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USA: US begins process to lease wind blocks off Massachusetts

Published at: Feb 6, 2012
source: Recharge News
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The US Interior Department (DOI) and Massachusetts have initiated the process for leasing blocks for commercial offshore wind development in the Atlantic Ocean, calling on private companies to identify locations of interest for potential projects.

The US Interior Department (DOI) and Massachusetts have initiated the process for leasing blocks for commercial offshore wind development in the Atlantic Ocean, calling on private companies to identify locations of interest for potential projects. The blocks will be located within a “Call Area” proposed by the Bureau of Ocean Energy Management (BOEM), the DOI agency that oversees wind energy resource in federal waters on the outer continental shelf, in consultation with the state.

The Call Area is approximately 826,241 acres (3,343.6sq km) and contains 132 whole lease blocks and 19 partial ones. It is located 12 nautical miles (22.2km) south of Martha’s Vineyard and 13 nautical miles southwest of Nantucket Island.

From its northern boundary, the Call Area extends 33 nautical miles southward to a 60-meter depth contour and has an east/west extent of approximately 47 nautical miles.

BOEM reduced area size by about half from its original proposal in December 2010 following discussions with federal, state and tribal partners, and other stakeholders such as the commercial fishing industry.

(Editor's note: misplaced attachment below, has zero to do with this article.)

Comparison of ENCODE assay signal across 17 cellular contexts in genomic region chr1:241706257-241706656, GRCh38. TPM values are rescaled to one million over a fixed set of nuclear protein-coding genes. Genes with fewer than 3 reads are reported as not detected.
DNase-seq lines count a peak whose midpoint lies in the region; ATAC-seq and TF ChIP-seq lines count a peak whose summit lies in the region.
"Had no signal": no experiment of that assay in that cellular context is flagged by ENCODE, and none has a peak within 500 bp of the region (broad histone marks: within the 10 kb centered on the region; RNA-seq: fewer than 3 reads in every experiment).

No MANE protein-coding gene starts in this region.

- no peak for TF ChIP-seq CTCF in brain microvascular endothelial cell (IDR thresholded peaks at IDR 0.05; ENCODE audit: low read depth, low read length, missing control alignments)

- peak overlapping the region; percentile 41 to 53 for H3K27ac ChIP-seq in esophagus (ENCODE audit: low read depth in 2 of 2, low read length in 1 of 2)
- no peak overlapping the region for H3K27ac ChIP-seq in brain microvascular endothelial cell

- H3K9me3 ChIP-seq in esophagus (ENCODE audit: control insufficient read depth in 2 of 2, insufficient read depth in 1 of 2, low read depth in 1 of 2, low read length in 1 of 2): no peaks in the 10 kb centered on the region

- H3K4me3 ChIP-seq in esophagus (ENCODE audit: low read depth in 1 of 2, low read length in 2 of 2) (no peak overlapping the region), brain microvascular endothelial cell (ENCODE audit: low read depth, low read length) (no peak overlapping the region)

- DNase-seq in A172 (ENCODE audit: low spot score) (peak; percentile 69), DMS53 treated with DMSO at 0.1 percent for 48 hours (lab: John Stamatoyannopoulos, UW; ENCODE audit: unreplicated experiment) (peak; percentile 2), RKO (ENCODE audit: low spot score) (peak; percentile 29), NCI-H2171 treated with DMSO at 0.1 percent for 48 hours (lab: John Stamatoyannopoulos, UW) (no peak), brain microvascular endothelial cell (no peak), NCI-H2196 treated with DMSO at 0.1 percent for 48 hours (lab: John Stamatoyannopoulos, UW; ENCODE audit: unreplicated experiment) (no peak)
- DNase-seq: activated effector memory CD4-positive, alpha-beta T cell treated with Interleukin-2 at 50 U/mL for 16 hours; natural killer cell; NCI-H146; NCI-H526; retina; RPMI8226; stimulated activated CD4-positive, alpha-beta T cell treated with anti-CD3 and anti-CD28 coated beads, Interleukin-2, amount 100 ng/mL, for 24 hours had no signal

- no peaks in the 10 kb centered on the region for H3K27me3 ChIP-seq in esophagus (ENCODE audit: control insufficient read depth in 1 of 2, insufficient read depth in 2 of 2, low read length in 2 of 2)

BOEM is also seeking public comment for its intention to prepare an Environmental Assessment for the Call Area. This will consider both environmental and socioeconomic issues, as well as alternatives and mitigation measures.

The agency will also conduct a review to identify historic properties in the proposed area, and determine whether wind farms and related infrastructure could potentially affect them. It is seeking public input for this issue as well.

The move comes several days after Interior Secretary Ken Salazar announced BOEM would proceed with leasing tracts within areas proposed along Delaware, Maryland, New Jersey and Virginia. BOEM’s assessment was that placing wind farms there would have no significant environmental or socioeconomic impacts.

The agency will continue to work closely with Massachusetts to “refine a suitable” area for wind development. “We will follow marine spatial planning principles as we continue to gather information and coordinate with other outer continental shelf users throughout the leasing process,” says BOEM Director Tommy Beaudreau.

State officials say they view offshore wind farms as an opportunity to stabilize long-term energy costs, create home-grown sources of energy and create local jobs.

Ten developers last year expressed preliminary interest in the original offshore area including Energy Management Inc., whose Cape Wind project would be located In Nantucket Sound south of Cape Cod.

The flurry of DOI activity on offshore wind comes as President Barack Obama, whose administration has sought to jump-start the fledgling sector since he took office in January 2009, is improving in national polling as he seeks reelection in November. Republican Mitt Romney, his likely opponent, has been critical of federal support for wind energy, which he calls one of the most “ballyhooed” forms of alternative fuel.

Developers have been calling on Obama through DOI to expedite the permitting process for offshore wind even as Congress delays action on tax credits that could help support it and expire on 31 December.

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